But my festive mood that night was shattered by a call from the Posse Foundation, which was offering the scholarship to Carleton College.
"Lynda," said the woman at Posse, "we received your e-mail. It said you wanted to drop out of the program because the scholarship was a piece of crap."
I told her that the e-mail wasn't from me. When I got home, I had an e-mail from another foundation I had applied to: "Call us immediately," which I did.
"We received your insulting e-mail and our president is deeply upset," their representative told me.
The sender's e-mail address was nearly identical to mine. I explained that someone must be trying to sabotage my applications. The woman told me to write a statement to the president of the organization.
I quickly completed my statement and sent it to all the colleges and scholarships I had applied to. Then I checked my e-mail. There were 12 messages with the subject "I will kill you." One of them repeated the threat more than 50 times, along with obscenities about "stealing my scholarship."
No one else except my family would have known yet that I was a scholarship finalist, so I knew that whoever was behind this had to be on my list of Facebook friends. Like a lot of people, I'd always accepted every friend request, never thinking it could be dangerous.
At midnight, my mother and sister went with me to the police station. The officer seemed indifferent when I told him about the death threats. He said a detective would call in a few days.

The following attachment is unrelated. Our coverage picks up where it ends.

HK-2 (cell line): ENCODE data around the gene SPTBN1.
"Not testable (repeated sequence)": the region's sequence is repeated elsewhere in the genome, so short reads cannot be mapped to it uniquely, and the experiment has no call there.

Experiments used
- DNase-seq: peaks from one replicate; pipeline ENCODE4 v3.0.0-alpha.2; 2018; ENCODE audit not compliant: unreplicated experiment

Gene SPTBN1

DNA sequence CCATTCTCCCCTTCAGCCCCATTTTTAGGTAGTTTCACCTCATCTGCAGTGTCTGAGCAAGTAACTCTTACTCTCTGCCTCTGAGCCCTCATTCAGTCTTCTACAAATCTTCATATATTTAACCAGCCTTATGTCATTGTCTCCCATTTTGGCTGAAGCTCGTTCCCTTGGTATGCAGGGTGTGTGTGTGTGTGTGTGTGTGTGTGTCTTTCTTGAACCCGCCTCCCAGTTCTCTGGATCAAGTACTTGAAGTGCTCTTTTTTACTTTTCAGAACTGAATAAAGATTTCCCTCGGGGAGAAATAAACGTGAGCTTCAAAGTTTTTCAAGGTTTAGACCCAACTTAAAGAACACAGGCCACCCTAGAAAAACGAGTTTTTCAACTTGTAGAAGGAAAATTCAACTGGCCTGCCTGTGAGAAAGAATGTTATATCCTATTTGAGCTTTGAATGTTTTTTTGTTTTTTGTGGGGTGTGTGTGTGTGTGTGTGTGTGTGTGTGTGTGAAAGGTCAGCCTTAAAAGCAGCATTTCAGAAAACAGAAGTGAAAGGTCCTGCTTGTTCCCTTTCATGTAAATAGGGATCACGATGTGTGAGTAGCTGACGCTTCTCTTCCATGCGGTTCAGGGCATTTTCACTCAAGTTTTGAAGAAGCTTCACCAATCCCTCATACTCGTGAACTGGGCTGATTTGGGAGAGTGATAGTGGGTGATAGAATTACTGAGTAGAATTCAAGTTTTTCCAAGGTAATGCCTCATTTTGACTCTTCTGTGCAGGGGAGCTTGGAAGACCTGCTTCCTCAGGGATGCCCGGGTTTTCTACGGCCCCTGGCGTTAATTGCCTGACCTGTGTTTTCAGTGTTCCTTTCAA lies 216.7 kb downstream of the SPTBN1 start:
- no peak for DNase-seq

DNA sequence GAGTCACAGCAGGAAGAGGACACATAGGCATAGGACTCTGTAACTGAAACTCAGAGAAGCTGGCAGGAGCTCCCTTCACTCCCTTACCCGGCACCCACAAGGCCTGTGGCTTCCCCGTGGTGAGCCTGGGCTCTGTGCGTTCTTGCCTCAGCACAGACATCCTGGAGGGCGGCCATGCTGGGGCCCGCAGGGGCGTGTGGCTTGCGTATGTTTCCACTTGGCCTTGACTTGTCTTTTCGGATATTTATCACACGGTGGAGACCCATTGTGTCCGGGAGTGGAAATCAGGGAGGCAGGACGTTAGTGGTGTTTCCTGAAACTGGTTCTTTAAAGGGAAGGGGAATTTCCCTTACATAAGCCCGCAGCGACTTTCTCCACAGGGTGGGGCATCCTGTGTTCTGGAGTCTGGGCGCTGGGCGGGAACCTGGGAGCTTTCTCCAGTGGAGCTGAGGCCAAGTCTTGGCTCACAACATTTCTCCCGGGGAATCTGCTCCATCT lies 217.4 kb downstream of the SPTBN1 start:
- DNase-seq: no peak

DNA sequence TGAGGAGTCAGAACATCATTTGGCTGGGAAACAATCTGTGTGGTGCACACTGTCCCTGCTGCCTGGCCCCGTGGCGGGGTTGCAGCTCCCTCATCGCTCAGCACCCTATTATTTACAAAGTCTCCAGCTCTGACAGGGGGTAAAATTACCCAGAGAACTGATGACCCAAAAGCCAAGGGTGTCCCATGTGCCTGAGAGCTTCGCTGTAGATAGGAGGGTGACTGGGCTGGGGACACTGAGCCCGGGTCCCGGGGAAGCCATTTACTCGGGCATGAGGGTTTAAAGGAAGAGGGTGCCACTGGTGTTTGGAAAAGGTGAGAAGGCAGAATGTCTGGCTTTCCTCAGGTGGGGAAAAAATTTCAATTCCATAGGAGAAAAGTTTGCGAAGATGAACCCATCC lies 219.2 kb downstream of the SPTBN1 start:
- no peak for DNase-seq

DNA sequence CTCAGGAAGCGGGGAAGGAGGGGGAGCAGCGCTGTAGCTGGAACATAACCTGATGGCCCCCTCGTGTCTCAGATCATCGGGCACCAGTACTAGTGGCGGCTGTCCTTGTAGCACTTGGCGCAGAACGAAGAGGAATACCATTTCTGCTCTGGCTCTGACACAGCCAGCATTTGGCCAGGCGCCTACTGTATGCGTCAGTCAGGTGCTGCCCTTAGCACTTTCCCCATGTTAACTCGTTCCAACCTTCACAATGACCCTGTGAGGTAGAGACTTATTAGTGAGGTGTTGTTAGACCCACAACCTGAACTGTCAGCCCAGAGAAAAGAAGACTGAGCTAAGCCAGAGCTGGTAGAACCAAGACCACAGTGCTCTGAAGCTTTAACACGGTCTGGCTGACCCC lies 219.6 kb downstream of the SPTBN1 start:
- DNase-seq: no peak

But as weeks went by and I continued to receive death threats, I became wary of everyone around me. It was early December when a detective finally called. By then, the impostor had also contacted Carleton College. This person could have jeopardized my college education.
They found the perpetrator in January: It was a girl I'd worked with at an old job; she was a senior at another high school and ultracompetitive. Although she wasn't arrested, she was charged with harassment by electronic communicationa misdemeanor in Illinois punishable by up to six months in prison and a $1,500 fine.
A hearing took place in February, and the court imposed a one-year supervision period, which means the girl can't have any unlawful contact with me for a year. She wasn't put on trial or convicted of any crime.
Illinois law states that electronic harassment becomes a felony only after the second offense. Although this girl had harassed and impersonated me more than once, her actions were considered a single offense under the law. She got off with a slap on the wrist.
Fortunately, the scholarship organizations had all believed my statement: I was ultimately awarded a full-tuition Questbridge scholarship to the University of Chicago.
But this ordeal has shaken my trust in social networking sites. I no longer accept friend requests from mere acquaintances, and Facebook's ever-changing privacy policies have left me concerned about who can see what on my profile.
My mission is to pursue a change in Illinois cyberbullying law. I hope that my voice and those of other victims will be heard and eventually lead to stricter laws. Maybe the state didn't want to ruin an 18-year-old's life because of one offenseeven if she had been willing to ruin mine.
(The New York Times Upfront, Vol. 143, September 6, 2010)